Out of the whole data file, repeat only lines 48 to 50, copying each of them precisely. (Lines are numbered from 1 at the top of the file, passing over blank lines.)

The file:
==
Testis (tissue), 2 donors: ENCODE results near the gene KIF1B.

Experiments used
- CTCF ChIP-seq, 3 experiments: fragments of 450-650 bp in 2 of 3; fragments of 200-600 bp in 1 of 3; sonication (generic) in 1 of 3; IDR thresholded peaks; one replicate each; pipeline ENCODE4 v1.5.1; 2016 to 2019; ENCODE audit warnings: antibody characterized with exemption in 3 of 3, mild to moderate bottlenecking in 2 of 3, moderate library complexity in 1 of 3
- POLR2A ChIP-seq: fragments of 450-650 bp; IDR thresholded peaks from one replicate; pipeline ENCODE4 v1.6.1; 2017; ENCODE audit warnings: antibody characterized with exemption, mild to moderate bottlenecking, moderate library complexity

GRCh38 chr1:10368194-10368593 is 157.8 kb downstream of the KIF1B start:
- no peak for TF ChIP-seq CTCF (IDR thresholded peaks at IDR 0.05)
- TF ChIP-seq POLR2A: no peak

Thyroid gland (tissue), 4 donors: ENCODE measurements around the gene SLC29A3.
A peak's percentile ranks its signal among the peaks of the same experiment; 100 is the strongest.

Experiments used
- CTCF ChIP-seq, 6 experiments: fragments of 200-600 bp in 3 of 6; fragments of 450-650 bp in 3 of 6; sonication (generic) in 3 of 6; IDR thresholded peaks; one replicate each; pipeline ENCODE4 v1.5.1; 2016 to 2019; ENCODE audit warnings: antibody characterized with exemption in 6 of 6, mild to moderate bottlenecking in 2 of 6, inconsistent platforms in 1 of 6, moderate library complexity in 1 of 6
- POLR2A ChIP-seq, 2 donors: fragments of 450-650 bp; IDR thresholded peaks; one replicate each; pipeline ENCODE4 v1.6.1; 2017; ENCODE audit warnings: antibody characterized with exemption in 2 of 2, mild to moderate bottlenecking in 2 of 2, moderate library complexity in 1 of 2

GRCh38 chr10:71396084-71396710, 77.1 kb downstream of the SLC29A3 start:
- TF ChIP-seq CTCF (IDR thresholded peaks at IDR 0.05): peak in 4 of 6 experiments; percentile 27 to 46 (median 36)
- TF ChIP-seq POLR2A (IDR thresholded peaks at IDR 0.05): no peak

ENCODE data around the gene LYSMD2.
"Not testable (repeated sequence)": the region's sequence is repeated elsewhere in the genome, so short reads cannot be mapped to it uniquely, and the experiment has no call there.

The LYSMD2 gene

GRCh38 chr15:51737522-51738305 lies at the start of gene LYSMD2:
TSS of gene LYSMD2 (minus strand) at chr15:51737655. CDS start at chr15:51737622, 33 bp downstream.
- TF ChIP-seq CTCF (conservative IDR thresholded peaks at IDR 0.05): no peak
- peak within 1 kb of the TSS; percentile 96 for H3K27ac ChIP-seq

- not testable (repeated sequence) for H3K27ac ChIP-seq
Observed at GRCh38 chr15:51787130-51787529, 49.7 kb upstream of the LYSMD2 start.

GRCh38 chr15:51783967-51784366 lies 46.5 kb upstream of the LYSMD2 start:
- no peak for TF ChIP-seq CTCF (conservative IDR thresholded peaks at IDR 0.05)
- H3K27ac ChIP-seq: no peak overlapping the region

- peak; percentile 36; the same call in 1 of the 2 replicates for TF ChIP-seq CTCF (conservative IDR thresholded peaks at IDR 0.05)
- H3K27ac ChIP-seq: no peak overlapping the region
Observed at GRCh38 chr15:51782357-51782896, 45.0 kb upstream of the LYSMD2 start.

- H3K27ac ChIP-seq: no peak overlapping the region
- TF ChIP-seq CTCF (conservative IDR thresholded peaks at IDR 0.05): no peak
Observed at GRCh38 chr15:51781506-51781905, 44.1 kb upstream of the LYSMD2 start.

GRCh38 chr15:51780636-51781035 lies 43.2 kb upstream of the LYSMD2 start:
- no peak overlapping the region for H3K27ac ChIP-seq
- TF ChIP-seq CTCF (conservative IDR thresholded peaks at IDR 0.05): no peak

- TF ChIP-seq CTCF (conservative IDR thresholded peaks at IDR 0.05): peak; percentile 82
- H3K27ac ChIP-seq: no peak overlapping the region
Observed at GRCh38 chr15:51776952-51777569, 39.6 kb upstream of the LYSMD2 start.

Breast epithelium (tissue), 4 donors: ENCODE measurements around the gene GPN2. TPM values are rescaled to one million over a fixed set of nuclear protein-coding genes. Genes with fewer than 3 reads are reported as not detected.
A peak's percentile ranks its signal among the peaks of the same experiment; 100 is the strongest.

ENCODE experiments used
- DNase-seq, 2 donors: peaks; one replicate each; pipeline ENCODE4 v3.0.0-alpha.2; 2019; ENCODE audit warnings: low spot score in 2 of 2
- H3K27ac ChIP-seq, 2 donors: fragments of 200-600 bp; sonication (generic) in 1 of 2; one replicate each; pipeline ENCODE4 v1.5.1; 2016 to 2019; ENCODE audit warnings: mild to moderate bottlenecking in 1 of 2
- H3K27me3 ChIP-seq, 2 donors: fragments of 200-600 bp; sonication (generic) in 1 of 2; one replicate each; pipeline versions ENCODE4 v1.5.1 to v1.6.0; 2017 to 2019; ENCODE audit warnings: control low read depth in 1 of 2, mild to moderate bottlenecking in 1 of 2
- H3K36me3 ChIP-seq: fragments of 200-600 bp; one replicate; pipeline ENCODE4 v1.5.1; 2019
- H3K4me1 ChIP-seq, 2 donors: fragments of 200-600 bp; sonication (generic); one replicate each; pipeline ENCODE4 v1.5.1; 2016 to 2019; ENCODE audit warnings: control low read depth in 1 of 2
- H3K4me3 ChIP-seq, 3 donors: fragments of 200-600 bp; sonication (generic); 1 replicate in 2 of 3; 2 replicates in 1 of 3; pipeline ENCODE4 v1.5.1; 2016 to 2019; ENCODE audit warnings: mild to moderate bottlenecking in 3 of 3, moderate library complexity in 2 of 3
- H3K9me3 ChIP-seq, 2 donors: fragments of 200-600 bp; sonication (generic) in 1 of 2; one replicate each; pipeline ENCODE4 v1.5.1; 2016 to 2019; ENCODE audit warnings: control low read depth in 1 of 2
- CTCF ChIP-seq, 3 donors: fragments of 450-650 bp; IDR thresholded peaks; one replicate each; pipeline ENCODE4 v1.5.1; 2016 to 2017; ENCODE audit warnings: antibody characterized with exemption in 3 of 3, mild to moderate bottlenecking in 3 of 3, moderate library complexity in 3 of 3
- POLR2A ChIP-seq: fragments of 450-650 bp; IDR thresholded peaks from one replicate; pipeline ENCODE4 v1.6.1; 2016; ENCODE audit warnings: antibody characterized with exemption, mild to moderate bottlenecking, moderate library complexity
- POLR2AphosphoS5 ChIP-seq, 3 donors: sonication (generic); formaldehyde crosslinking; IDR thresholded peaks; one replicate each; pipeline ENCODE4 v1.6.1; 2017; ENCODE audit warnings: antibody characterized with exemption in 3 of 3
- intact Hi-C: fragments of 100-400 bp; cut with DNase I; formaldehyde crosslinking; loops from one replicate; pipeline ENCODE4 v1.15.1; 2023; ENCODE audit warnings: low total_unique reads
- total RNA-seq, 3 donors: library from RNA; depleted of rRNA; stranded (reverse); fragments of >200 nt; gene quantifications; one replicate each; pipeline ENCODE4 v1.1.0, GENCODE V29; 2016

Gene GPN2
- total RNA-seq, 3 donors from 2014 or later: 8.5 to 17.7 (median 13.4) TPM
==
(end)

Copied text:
- H3K4me3 ChIP-seq, 3 donors: fragments of 200-600 bp; sonication (generic); 1 replicate in 2 of 3; 2 replicates in 1 of 3; pipeline ENCODE4 v1.5.1; 2016 to 2019; ENCODE audit warnings: mild to moderate bottlenecking in 3 of 3, moderate library complexity in 2 of 3
- H3K9me3 ChIP-seq, 2 donors: fragments of 200-600 bp; sonication (generic) in 1 of 2; one replicate each; pipeline ENCODE4 v1.5.1; 2016 to 2019; ENCODE audit warnings: control low read depth in 1 of 2
- CTCF ChIP-seq, 3 donors: fragments of 450-650 bp; IDR thresholded peaks; one replicate each; pipeline ENCODE4 v1.5.1; 2016 to 2017; ENCODE audit warnings: antibody characterized with exemption in 3 of 3, mild to moderate bottlenecking in 3 of 3, moderate library complexity in 3 of 3